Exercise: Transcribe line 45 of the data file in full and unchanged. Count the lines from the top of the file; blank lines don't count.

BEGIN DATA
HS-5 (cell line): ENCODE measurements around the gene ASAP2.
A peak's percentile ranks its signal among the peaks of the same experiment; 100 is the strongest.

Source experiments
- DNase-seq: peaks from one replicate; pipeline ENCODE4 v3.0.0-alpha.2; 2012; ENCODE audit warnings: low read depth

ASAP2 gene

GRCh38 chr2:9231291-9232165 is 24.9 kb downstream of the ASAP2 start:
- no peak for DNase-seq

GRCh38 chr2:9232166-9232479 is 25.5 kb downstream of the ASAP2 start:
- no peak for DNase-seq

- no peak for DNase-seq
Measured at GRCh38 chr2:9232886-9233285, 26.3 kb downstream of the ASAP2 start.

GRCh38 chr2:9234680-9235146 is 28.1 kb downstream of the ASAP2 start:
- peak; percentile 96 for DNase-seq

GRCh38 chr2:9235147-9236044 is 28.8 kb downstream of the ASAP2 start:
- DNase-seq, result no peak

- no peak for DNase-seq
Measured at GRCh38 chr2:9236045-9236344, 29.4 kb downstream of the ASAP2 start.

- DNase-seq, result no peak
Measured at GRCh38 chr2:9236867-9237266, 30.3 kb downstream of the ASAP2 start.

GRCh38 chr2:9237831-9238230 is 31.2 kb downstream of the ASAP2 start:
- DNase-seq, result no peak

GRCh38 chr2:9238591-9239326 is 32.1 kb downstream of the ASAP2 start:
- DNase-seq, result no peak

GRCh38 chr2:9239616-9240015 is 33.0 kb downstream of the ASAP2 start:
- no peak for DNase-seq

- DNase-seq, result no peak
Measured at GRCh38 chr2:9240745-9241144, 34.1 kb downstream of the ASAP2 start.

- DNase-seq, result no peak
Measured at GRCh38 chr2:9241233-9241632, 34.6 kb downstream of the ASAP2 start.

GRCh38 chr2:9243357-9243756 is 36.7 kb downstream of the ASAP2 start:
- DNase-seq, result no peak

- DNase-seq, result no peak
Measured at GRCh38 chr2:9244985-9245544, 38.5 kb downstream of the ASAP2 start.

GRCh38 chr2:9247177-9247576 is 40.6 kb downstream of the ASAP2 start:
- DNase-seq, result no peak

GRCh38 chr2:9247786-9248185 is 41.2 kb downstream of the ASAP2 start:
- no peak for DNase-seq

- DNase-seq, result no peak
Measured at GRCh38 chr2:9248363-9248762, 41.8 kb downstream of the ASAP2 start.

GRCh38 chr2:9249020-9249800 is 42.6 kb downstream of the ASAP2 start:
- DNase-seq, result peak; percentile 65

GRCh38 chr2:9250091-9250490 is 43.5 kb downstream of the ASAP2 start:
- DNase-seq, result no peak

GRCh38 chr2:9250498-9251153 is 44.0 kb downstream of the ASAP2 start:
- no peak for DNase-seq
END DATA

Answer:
- no peak for DNase-seq